Leslie Gillespie’s career is in transition—again.
That’s typical of lots of professional women right now, especially those seeking sustainability opportunities (CLICK HERE to read Blog #1 on How Women Get Green Jobs).
Transitions–whether into and out of government, academia, nonprofits and the private sector, from corporations to start-ups or even within the same organization—appear to be a staple of forging a sustainability career. And the transitional “indirect path,” as Ms. Gillespie calls it, to a sustainability job seems to be the norm so far.
That career approach—transferring skills and knowledge from a range of past experience and education—is corroborated by the Heldrich Center for Workforce Development at Rutgers University in New Jersey, where Project Manager Laurie Harrington has been researching emerging skill requirements of a changing economy. “What’s most important is adaptability,” she said at the recent SustaiNext Summit in Philadelphia, where we were both speaking on trends in sustainability work and education.
Upping the ante on Ms. Gillespie’s current transition—from the White House to the US Army’s sustainability office—is the big announcement in late April that the Army has identified a number of locations as pilot ‘net zero installations,’ in an effort to consume only as much energy or water as produced, while eliminating solid waste to landfills.
When I first met her less than four years ago, Ms. Gillespie, a graduate of the US Military Academy at West Point, was working as a civilian for the Army, forging a sustainability initiative in a part of the federal government that presents both a sustainability challenge (big military installations and wars can create all kinds of environmental, social and economic challenges) and a unique set of solutions (the military has the technological know-how, the team spirit and the clout to help solve large-scale problems).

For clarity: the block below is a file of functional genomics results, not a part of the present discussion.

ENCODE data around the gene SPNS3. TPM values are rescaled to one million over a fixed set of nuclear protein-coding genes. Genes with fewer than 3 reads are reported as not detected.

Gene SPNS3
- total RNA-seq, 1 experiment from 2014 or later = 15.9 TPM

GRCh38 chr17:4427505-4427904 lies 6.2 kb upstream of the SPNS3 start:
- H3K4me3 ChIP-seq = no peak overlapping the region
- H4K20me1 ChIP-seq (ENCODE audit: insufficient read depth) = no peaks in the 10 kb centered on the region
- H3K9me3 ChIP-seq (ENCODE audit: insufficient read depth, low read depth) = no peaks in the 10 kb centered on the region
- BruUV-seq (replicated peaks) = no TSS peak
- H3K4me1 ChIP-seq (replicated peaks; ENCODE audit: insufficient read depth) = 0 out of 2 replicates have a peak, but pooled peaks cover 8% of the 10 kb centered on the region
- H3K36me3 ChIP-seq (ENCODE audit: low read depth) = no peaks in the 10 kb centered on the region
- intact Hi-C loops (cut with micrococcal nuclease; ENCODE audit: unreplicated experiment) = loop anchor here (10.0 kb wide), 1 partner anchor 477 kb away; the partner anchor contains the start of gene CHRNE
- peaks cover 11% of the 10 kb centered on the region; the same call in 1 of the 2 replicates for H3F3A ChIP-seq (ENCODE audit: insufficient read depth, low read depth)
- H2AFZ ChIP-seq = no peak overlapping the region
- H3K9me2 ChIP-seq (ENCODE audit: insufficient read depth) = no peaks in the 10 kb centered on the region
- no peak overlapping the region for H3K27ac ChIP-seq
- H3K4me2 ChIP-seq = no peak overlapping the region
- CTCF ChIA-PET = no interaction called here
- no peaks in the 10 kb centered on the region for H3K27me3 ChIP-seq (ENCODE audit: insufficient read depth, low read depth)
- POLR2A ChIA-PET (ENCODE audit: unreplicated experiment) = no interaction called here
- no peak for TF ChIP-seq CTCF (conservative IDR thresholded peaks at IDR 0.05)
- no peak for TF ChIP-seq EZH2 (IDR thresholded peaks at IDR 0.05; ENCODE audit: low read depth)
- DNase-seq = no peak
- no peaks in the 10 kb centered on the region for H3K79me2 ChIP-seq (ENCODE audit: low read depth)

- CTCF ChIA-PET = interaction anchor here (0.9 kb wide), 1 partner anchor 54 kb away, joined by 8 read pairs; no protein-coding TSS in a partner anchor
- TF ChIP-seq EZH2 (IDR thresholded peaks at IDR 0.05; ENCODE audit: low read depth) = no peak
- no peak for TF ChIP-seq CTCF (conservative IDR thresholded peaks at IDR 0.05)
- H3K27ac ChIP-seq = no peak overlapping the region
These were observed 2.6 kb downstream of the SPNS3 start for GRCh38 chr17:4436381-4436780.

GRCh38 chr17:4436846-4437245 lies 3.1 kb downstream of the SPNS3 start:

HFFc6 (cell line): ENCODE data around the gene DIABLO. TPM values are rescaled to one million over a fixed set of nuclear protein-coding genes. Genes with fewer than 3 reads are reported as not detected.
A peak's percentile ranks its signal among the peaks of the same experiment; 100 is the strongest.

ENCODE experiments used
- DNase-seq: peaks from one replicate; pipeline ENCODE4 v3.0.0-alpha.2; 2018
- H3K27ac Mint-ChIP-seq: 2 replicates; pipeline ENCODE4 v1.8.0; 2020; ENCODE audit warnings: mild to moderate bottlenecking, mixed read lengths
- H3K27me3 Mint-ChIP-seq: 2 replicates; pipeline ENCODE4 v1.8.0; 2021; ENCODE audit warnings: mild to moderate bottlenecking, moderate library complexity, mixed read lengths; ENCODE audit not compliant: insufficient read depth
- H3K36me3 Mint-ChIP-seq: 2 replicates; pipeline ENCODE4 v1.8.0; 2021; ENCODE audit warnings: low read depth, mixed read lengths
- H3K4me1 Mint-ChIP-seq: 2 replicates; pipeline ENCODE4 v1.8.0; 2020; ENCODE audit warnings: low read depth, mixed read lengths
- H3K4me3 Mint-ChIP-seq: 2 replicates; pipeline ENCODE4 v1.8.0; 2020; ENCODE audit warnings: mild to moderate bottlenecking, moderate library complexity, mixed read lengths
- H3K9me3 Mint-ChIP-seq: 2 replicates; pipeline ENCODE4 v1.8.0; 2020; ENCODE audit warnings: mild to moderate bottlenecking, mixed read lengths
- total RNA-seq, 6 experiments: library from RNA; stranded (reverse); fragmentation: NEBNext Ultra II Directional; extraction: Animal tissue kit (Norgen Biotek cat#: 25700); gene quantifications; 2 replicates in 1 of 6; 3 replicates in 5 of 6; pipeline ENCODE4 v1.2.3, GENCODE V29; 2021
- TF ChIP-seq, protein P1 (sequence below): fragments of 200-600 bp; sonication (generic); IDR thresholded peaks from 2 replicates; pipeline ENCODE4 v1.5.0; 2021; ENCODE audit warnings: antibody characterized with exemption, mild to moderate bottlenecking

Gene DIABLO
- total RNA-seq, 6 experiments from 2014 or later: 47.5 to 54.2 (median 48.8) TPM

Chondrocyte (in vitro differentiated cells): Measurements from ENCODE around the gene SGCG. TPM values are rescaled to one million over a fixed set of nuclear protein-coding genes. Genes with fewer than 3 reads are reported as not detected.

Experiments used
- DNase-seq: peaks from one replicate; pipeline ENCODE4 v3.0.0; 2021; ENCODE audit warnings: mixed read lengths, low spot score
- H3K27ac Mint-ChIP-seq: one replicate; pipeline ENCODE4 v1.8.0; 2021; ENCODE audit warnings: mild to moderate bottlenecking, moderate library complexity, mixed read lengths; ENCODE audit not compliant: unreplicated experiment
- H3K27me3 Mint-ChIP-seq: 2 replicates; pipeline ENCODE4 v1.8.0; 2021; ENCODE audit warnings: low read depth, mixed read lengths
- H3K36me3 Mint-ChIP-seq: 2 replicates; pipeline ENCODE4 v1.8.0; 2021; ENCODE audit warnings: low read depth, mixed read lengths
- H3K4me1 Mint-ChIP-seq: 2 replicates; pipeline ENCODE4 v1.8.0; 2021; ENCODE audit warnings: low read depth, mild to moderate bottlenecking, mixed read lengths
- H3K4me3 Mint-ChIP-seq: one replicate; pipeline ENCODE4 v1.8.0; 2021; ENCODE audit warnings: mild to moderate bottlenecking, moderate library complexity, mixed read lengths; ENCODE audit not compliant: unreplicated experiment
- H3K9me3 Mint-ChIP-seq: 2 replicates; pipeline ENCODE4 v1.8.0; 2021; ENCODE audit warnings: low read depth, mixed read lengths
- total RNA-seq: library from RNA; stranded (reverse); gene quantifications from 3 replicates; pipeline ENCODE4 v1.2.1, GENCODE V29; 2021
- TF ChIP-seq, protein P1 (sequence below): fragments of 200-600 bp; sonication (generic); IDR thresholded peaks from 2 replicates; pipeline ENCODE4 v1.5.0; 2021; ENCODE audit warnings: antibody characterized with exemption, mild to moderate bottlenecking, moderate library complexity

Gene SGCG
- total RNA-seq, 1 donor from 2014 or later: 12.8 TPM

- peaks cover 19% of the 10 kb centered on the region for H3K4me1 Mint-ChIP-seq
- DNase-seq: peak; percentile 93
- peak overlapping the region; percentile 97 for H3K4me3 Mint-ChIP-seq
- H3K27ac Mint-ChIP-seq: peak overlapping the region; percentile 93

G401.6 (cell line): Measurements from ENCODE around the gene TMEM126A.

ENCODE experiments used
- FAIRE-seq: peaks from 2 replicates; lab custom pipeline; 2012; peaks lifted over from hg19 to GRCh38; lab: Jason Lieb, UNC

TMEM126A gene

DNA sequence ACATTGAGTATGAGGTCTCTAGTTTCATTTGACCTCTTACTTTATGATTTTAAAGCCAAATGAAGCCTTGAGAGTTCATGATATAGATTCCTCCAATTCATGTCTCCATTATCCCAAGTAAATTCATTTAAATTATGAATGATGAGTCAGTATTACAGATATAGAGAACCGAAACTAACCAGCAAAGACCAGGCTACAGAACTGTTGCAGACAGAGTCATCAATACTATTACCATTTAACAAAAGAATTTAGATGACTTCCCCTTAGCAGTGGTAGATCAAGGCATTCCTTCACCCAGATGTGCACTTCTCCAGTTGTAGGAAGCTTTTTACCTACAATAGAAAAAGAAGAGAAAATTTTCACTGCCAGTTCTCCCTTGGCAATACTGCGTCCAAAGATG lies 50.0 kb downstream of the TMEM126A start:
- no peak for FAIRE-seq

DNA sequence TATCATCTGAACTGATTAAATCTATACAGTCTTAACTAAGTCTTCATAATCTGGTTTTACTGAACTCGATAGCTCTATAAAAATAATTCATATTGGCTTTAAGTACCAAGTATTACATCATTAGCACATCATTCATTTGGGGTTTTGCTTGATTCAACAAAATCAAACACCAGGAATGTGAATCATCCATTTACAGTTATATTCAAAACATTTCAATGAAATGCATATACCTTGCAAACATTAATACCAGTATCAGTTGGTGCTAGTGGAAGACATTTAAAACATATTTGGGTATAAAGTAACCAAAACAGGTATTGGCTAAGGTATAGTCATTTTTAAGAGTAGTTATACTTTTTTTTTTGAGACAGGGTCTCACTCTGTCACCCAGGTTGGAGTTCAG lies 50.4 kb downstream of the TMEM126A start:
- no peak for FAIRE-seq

Since our initial meeting, Ms. Gillespie spent 18 months on assignment to the White House Council on Environmental Quality (CEQ), working for the Federal Environmental Executive to help implement the President’s Executive Order on Federal Sustainability (E.O. 13514) that calls for the Federal government’s leadership on a range of environmental, energy and economic performance measures, with a special focus establishing new guidance and measurable performance targets for greenhouse gas emissions across Federal agencies (CLICK HERE to read about CEQ’s Nancy Sutley and WNSF’s West Coast Summit).
Ms. Gillespie is now freshly returned to the Army as Director of Sustainability Policy, working for the Deputy Assistant Secretary of the Army for Energy and Sustainability.
“It’s kind of interesting right now, and also kind of the same, because I’m transitioning again—which is like everything in the past,” says Ms. Gillespie, who, after graduating from West Point in 1994, spent five years of active duty in the US and Korea as a readiness officer, left active duty as a Captain, went back to school for a master’s degree in civil engineering, then worked as a defense contractor supporting both the Army and the Navy, and returned to the Army as a civilian employee to manage environmental and sustainability policy, before starting at the White House, where she also began working simultaneously toward a Ph.D. in environmental and energy management.
Getting—or molding—a sustainability job is a continuous transition. “Sustainability is so enormously broad, that you need people with broad skills, so it’s all about acquiring different skills, learning how to apply them and translating them to different situations that allow you to bring something unique to what you’re doing,” Ms. Gillespie says.
“It’s about taking an opportunity without knowing what it will lead to, trying to shape it, acquiring new skills, figuring out what’s meaningful to you and making your experience work for you,” she adds.
As a general rule, broad skills and the ability to transfer them to new situations will be key to getting and managing jobs—green or otherwise—in the new economy, says Ms. Harrington of Rutgers. Increasingly, “workers have amorphous titles and duties, need stronger technical skills and wider general skills, as well as interdisciplinary knowledge and adaptability to managing new problems,” she says.
All of which sounds a lot like Ms. Gillespie’s recipe for a sustainability career—namely, the only constant is change.